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Stronger Statistics are Needed for Animal Research
In a move that could lead to major changes in the way pre-clinical research is conducted in the UK, government funding bodies have announced changes to their application criteria. Applicants are now required to show that their work will produce “statistically robust results” or face rejection, according to this piece in Nature magazine.
To be specific, the Medical Research Council (MRC), states that from now on all proposals involving animal testing should not only outline the need for animals and the ethical implications, but also have to “clearly describe how the planned experimental design is appropriate to give robust results”. This includes stating how many animals are to be used.
In an attempt to use fewer rodents, some scientists have produced studies that are seriously underpowered. When you add factors like attrition, studies are being undertaken that prove little to nothing and waste rodents in the process. The importance of the 3Rs cannot be overstated, obviously, but misinterpretation of the guidelines can do more harm than good.
In addition to concerns about the 3Rs, it is not uncommon for there to be a lack of clarity and a failure to properly use statistical data when determining how many rodents are required for a study. Many researchers use historical precedent as a guide instead, and tend to err towards keeping the figure as small as possible. The new guidelines require that scientists give details on “statistical aspects of the study, including statistical power and appropriate statistical analysis”. The aim is to rule out any tendency towards using fewer animals than the statistics suggest, and encourage rigorous statistical analysis from the beginning.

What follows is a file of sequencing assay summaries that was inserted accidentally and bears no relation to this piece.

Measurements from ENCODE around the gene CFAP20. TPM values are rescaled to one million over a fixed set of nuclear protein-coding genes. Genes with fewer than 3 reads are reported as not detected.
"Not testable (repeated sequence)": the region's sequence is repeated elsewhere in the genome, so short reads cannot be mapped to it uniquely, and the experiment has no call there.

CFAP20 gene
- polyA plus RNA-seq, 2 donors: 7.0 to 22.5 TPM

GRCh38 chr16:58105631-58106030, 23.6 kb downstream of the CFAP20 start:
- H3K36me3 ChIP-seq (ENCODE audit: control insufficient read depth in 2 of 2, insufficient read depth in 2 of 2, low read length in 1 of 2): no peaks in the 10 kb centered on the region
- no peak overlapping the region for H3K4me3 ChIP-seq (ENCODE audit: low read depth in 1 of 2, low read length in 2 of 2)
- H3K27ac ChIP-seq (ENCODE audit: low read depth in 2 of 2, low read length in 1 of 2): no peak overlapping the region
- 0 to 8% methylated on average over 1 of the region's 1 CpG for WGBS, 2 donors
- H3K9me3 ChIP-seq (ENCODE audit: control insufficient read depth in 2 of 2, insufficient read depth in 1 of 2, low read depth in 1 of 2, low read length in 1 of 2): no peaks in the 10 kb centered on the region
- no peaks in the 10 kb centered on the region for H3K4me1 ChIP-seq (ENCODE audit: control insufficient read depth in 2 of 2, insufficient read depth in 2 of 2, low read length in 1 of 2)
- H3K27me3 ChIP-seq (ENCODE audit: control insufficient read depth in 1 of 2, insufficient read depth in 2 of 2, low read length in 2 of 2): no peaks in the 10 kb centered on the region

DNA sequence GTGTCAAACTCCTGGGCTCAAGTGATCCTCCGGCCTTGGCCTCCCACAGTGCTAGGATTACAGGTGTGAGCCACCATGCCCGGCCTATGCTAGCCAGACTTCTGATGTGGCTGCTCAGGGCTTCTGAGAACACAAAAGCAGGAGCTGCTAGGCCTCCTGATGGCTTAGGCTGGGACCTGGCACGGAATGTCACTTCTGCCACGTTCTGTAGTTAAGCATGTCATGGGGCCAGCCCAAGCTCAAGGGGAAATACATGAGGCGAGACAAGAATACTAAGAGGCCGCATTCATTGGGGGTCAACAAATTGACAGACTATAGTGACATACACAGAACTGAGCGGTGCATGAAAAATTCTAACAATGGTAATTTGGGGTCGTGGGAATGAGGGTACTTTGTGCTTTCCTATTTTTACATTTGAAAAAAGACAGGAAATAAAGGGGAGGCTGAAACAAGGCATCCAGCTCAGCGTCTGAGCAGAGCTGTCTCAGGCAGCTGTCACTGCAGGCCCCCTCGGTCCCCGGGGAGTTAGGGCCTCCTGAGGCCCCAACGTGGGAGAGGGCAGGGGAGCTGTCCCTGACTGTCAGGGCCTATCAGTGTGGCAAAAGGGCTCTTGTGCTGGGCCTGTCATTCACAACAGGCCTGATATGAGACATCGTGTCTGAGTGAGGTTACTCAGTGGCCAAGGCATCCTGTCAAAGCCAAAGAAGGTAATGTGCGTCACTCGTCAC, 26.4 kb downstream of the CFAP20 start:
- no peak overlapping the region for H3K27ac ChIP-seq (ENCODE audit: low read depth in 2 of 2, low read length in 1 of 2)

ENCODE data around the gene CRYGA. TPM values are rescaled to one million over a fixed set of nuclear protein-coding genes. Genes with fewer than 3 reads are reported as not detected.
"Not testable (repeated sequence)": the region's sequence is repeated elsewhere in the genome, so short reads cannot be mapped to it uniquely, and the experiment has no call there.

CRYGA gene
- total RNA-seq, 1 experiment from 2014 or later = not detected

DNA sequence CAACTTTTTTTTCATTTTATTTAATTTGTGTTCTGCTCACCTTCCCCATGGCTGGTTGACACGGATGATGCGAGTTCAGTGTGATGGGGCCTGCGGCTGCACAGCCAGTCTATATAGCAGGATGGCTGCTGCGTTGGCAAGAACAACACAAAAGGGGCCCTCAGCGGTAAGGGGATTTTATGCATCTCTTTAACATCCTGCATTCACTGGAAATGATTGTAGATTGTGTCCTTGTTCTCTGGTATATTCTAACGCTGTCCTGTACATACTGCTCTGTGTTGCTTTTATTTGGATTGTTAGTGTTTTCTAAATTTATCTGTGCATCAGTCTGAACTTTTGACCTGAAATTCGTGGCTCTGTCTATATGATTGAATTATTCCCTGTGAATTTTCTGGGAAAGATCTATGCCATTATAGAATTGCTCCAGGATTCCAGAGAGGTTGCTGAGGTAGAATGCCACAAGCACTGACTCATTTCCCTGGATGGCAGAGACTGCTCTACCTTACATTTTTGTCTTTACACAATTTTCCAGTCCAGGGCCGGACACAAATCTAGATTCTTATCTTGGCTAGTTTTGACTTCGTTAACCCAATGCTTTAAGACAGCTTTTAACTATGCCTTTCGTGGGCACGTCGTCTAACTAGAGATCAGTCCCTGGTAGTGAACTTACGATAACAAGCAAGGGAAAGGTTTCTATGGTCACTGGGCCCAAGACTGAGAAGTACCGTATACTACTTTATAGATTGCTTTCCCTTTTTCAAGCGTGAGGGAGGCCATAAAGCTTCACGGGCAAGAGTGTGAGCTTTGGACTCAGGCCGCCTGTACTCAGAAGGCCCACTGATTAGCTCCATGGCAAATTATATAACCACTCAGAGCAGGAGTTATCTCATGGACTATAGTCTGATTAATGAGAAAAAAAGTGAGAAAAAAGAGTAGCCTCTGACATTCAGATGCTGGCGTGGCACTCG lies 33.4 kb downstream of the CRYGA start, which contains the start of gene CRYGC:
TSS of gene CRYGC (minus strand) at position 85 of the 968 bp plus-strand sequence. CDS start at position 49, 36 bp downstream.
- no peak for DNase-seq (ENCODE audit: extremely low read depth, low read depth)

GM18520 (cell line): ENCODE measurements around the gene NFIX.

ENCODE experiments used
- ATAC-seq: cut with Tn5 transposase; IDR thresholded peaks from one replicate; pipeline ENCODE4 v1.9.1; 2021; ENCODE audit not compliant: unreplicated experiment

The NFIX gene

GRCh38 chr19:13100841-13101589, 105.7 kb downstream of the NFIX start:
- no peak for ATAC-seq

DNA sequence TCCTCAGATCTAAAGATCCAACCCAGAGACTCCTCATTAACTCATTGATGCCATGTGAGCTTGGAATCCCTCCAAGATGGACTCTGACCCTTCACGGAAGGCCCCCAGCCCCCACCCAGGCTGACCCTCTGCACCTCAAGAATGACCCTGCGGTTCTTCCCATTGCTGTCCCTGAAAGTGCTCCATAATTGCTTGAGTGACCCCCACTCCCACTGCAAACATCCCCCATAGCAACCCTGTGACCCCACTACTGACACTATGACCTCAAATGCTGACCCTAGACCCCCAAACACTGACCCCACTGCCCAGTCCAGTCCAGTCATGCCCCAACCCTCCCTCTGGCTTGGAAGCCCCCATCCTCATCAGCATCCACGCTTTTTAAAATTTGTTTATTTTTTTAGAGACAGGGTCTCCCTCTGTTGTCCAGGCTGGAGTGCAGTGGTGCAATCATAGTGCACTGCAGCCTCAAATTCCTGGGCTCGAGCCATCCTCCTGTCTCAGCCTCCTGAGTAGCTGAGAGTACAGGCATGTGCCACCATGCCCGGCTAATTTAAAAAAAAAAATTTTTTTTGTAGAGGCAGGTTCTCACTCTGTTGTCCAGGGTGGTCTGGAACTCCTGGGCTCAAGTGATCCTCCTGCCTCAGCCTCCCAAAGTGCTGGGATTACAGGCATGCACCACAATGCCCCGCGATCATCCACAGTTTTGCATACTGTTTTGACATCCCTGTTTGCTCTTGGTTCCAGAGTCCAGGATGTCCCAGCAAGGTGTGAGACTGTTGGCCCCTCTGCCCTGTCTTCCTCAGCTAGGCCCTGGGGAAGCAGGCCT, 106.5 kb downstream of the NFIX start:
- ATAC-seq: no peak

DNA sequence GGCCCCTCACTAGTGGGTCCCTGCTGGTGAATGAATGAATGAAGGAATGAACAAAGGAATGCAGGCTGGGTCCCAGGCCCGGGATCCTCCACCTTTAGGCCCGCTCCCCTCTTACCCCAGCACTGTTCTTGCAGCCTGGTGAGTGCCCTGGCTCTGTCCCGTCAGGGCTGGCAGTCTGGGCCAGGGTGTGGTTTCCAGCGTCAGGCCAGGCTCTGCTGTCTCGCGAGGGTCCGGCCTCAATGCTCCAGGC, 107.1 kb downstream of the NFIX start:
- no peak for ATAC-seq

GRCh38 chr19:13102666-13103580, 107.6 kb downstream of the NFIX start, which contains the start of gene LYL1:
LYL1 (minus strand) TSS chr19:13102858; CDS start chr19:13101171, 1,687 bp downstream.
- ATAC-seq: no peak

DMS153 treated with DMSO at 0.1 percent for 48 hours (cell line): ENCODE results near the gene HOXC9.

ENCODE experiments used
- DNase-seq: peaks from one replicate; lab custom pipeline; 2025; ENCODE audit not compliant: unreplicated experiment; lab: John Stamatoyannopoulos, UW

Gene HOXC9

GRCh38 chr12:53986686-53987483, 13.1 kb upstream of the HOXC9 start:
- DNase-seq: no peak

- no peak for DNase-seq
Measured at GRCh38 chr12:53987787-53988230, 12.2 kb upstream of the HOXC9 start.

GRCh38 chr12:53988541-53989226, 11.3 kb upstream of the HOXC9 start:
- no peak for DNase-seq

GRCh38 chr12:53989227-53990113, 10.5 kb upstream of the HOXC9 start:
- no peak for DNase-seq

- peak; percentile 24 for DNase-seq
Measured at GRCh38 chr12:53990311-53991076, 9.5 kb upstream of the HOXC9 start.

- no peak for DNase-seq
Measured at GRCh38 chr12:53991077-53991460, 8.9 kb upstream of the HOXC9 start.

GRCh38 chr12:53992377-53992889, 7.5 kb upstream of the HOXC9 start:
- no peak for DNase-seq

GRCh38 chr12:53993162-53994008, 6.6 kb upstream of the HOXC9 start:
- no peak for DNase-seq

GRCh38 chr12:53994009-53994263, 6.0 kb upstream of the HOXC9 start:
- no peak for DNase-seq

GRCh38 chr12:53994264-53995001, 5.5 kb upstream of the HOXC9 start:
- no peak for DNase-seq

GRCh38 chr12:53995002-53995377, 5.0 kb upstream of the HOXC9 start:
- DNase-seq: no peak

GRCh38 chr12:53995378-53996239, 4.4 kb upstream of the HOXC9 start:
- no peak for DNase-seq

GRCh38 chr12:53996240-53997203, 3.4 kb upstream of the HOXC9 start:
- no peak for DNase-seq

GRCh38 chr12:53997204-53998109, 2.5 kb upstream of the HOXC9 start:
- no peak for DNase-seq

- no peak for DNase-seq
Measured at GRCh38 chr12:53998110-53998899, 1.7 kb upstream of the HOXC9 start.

In addition to the new application requirements put in place by Research Councils UK and its related bodies, there are options that allow for more rodents to be used humanely. Research institutions can implement technology like the ActualHCA that allows for more consistent monitoring, so signs of health issues in rodents are revealed earlier. Reduced attrition and more data mean more robust figures and results that are easier to reproduce.
As time goes on, the need for large numbers of rodents will be gradually brought down by new innovations in technology and advancements in the pre-clinical trial field. However, for the moment, it is clear that better 3Rs compliance often means making better use of rodents; it isn’t just a blanket prescription to cut down numbers.
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